The news grew juicier by the week: Hush money was paid to a former spymaster during apartheid to keep quiet about the illegal espionage. The rogue unit even set up a brothel to go undercover, the reports claimed. As the shocking details emerged, Mr. A year later, KPMG came back with its results, confirming widespread abuses of power. The newspaper, The Sunday Times, later retracted its articles. The retractions came much too late for the tax agency. Even more damaging, the lurid tales of corruption and intrigue inside what was once an A.
The shortfalls have left the nation with fewer resources to tackle its most pressing needs — housing, education, health — in a society that has grown even more unequal under the A. And in a stinging blow to the impoverished South Africans who have voted the party into power and kept it there for decades, the gaps have forced the government to raise the value-added tax on products for the first time since the end of apartheid — a move expected to hurt poor people the most.
Much of the national ire over the scandal has focused on KPMG, which helped the chaos along by rubber-stamping some explosive accusations that it could not prove. Now the firm is facing collapse in South Africa, raising withering questions about the role Western companies play in providing a sheen of legitimacy while enabling corruption. Private banks like Barclays Africa, one of the largest on the continent, have also ended their relationship with KPMG, citing the risks to their reputations. Yet the fate of the tax agency is still up in the air.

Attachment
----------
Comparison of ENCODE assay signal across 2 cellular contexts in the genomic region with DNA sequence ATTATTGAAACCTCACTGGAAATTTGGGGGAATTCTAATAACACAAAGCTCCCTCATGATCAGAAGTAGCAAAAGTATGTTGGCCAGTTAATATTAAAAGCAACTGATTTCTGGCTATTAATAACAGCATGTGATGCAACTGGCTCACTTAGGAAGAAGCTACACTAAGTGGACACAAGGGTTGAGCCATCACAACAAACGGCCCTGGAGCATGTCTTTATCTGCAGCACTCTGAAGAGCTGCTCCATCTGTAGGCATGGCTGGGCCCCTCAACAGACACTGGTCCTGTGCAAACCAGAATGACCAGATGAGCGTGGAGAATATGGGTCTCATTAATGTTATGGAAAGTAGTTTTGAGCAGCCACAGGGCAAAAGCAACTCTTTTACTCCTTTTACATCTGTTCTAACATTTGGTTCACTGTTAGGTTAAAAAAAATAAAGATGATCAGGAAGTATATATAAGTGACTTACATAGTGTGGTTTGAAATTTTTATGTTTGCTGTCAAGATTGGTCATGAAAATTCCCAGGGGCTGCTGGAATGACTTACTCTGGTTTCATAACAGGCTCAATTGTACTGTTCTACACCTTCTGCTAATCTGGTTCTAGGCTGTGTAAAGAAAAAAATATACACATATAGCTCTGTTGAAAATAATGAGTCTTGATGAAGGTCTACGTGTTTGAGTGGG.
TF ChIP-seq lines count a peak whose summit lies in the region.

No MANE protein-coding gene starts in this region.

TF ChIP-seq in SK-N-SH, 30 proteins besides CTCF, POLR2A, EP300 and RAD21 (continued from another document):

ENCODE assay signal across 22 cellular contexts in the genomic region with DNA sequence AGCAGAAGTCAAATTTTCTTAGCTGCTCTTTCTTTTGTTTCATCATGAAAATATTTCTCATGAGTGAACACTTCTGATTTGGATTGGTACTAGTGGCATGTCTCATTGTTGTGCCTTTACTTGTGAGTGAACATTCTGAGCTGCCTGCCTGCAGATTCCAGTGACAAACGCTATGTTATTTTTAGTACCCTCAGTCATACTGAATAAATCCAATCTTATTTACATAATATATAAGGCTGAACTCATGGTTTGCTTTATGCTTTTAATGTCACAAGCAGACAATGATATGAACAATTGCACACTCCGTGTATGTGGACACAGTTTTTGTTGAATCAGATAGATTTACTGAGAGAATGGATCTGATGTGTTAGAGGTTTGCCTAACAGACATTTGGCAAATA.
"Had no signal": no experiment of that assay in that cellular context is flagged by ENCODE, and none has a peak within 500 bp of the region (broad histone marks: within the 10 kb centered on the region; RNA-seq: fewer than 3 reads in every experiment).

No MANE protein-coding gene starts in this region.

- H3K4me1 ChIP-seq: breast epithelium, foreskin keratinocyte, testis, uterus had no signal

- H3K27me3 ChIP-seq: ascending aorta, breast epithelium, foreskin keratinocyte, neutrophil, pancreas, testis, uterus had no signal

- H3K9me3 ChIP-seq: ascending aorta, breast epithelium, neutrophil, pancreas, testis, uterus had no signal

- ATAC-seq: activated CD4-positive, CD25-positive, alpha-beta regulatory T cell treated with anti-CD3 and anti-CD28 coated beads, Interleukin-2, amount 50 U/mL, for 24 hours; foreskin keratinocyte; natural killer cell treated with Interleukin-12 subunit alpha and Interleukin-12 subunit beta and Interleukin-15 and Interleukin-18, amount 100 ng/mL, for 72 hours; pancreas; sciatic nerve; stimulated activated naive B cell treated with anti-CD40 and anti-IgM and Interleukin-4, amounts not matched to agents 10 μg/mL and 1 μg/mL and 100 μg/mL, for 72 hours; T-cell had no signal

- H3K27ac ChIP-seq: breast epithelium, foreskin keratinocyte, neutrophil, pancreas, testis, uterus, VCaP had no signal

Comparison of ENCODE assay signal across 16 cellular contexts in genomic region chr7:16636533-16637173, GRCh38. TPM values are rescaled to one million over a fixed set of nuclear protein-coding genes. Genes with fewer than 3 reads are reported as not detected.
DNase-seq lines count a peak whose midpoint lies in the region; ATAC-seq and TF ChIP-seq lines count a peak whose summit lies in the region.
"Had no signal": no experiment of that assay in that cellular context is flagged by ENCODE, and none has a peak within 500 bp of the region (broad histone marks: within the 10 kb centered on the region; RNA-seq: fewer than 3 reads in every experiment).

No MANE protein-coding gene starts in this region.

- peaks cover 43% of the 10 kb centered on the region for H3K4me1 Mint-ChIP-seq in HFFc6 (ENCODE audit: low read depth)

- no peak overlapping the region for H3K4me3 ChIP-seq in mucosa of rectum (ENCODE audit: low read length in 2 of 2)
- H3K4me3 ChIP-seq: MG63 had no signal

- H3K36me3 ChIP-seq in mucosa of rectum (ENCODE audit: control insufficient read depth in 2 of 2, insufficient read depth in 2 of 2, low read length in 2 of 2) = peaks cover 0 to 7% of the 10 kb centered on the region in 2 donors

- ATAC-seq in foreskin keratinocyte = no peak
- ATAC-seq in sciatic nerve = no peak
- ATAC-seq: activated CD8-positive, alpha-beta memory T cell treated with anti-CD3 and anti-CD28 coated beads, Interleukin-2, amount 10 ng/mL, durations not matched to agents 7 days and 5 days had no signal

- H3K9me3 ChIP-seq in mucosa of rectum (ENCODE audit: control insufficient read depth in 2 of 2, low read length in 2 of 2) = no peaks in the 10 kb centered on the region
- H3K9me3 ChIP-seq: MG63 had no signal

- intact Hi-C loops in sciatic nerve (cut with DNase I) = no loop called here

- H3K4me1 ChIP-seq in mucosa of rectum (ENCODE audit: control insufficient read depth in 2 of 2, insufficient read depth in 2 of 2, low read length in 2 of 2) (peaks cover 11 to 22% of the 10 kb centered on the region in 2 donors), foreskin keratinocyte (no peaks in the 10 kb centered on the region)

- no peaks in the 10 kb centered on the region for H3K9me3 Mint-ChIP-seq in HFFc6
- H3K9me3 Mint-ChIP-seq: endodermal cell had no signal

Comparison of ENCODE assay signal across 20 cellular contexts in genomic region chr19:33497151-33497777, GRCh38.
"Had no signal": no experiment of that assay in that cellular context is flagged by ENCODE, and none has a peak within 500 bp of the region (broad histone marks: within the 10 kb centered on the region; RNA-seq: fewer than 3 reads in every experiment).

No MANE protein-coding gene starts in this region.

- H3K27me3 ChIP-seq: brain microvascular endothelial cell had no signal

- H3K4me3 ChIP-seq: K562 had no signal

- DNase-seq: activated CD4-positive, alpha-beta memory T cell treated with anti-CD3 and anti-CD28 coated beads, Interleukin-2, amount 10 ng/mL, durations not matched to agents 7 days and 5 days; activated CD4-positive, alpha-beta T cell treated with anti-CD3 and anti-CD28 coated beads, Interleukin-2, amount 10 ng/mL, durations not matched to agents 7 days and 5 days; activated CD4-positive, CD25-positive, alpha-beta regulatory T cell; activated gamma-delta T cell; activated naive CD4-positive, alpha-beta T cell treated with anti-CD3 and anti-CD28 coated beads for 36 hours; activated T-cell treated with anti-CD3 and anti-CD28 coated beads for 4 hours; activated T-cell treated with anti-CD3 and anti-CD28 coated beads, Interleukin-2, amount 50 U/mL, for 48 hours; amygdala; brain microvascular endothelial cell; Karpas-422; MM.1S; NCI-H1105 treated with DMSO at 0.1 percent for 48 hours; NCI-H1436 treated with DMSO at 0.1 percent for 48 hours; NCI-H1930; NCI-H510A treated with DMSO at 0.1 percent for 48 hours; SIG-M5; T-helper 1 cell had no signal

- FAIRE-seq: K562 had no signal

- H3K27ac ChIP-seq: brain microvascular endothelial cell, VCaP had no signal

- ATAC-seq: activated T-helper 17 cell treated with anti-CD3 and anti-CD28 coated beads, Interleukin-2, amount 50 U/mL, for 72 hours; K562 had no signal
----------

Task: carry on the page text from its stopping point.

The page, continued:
It is only one of many government institutions that have been weakened through years of infighting and corruption by the party that built them. The A. Ramaphosa, immediately after taking office in February, vowed to save the agency. He suspended Mr. Moyane, though the bitter, public fight to fire him is still being waged. Moyane of meddling in the KPMG inquiry, misleading Parliament and failing to properly investigate allegations of corruption, money laundering and tax evasion by his own deputy — charges that Mr.
Moyane is preparing to rebut in court. For the leader of a country that often symbolizes the historic pursuit of democracy in Africa and beyond, Mr. Zuma certainly seemed to have grown weary of it himself, current and former officials say. During one of his visits to the president, Mr. Pillay said, Mr.
Zuma started off making small talk but was clearly exasperated, openly complaining about the questions lawmakers expected him to answer.
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Pillay recalled Mr. Zuma saying.
The president had faced volleys of outrage, especially over the lavish use of public money to upgrade his private homestead. Pillay recounted Mr. On top of that, one of Mr. Pillay insisted that he never wanted to pursue Mr. Zuma directly through a formal investigation, but that the president seemed convinced otherwise. Pillay was no stranger to conflict. He had been a commander in the military wing of the A. Years later, at the tax agency, he led enforcement operations, hiring a coterie of former spies, police agents and investigators to go after tax cheats aggressively.